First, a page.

In FIG. 1, as well as in FIG. 9, of British Patent Application No. 2,063,720, the shields of the heads depicted therein are decidedly narrower than the track-defining pole tips of such heads. Indeed, in the 4-head assembly appearing in FIG. 7-44, page 155 of The Complete Handbook of MAGNETIC RECORDING by F. Jorgensen, published by Tab Books, Inc., the four 7-track multitrack heads depicted therein (which are those of the assignee of British Patent Application No. 2,063,720) all have between-track shields which are markedly narrower than their respective track-defining pole tips. This is the typical configuration for a multitrack head and, therefore, use may be made of tip plate hard-anodizing to improve head wear life.
In the conventional arrangement of 14 interleaved tracks per inch--seven tracks being recorded by a first head and seven tracks being recorded by a second head--each of the tracks, typically, is 0.050 inches wide, the track-to-track pitch of each of the heads being 0.140 inches. See FIG. 5a which shows a first gapped (40) core 42 and a second gapped (44) core 45 of a given multitrack head in the process of recording, respectively, first and second tracks 46, 48 which are 0.050 inches wide. Interleaved with the tracks 46, 48 is a track 50 produced by a second cooperating record head (not shown), the track-to-track spacings between respective pairs of interleaved tracks 46, 48, 50 being 0.020 inches. As indicated, a "thin" shield 52 between the cores 46, 48 rides along the length of the interleaved track 50.
It will be apparent that, while the thin shield 52 between the cores is effective to preclude (to some degree) inductive coupling between the cores 42, 44, the thicker the shield, i.e. more μ-metal and/or copper laminations, the more effective the intertrack shielding will be in reducing electromagnetic coupling. In other words, with the interleaved arrangement of FIG. 5a, downstream playback of the track 50 will result in undesired pickup of the same signal information as was recorded in the tracks 46, 48. In the case of an interleaved playback configuration (See FIG. 5b), fringing flux 56 from an interleaved track can undesirably be sensed by cores cooperating with adjacent tracks and, again, result in undesired crosstalk between signals from the different tracks.
In the interest of precluding reproduce crosstalk between interleaved tracks, it is, or should be, evident that increasing the thickness of the reproduce head shields so that such shields are at least as thick as the recorded tracks are wide will accomplish the intended purpose of precluding crosstalk. In the playback configuration (FIG. 5b) a shield equal to the recorded track width will magnetically short the fringing flux 56 of the interleaved track to preclude undesired pickup by the cores associated with the adjacent tracks.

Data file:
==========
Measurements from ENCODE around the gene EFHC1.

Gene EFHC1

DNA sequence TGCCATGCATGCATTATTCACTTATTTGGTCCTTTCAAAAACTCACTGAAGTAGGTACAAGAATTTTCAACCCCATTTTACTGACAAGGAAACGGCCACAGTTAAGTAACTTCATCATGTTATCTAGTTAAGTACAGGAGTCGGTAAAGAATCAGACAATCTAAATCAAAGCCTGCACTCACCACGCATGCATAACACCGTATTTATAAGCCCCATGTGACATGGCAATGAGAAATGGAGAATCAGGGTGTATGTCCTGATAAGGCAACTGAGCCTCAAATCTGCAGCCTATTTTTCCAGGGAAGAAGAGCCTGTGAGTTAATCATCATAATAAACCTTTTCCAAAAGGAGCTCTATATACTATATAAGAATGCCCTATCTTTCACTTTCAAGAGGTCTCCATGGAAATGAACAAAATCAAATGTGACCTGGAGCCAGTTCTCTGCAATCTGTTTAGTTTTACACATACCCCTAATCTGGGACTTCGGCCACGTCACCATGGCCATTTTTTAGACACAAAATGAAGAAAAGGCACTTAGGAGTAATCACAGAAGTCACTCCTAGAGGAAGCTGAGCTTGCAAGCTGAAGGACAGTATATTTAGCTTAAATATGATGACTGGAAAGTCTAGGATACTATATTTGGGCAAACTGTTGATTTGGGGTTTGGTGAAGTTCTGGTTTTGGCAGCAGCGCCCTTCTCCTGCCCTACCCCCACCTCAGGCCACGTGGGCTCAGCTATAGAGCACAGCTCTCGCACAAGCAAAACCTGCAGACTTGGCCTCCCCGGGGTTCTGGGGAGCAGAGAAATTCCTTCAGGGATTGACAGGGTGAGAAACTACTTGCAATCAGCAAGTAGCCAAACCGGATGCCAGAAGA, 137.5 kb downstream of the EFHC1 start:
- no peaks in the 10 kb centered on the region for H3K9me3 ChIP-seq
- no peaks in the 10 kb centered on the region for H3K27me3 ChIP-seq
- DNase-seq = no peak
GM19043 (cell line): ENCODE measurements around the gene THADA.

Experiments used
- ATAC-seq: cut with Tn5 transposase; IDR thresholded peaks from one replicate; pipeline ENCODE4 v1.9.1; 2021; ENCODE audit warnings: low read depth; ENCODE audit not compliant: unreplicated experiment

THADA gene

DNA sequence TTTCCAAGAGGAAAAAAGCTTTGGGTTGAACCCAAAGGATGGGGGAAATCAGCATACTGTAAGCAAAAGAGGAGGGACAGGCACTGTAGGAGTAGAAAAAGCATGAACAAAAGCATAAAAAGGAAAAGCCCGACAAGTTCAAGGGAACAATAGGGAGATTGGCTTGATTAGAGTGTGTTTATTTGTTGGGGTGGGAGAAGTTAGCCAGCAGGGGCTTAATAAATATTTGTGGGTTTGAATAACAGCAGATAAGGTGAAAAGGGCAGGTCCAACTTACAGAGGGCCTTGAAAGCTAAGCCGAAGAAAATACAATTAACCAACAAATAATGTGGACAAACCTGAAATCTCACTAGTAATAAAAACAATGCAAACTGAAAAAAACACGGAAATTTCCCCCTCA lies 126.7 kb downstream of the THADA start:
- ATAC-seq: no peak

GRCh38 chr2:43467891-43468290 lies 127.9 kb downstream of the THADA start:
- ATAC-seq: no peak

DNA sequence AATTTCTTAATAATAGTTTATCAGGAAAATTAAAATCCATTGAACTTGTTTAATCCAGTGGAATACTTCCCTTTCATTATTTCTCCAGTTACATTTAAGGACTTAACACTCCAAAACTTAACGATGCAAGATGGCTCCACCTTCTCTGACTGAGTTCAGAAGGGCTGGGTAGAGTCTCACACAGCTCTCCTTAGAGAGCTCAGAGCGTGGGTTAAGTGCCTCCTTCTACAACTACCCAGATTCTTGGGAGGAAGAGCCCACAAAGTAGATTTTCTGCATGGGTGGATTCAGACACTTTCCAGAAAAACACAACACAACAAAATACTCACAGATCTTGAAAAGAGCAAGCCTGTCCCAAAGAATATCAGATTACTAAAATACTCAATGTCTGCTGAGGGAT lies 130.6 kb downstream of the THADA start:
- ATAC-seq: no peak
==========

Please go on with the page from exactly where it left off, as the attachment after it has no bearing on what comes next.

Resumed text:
Whereas it has been recognized that the use of shields, which are as thick as interleaved tracks are wide, would improve the electrical performance of multitrack heads arranged in an interleaved configuration, such shields, as discussed above, would tend to nullify the purported long-life advantages of hardened tip plates since they (the shields) would then provide significant support for the cooperating recording medium in question. Attendantly, in the interest of providing both improved wear and electrical properties, thick shields comprising copper-clad Sendust were incorporated, by the inventor hereof, in interleaved multitrack heads. Sendust, being soft magnetically, but hard mechanically, was perceived to be a good (though costly, at about $4.00 per shield) compromise for providing the desired conflicting qualities. While magnetic heads with thick Sendust shields work well in certain instances--say when cooperating record and reproduce heads are remote from each other--their use, as in the "digital" reproduce-while-recording arrangement of FIG. 6, was found to be fraught with a serious problem, viz. undesired radiation of record signals into the cooperating reproduce head. Why this would occur is open to speculation, but one explanation seems to be that the Sendust (being of relatively low resistivity) limits--rather than promotes--the shielding effect of eddy current activity therewithin.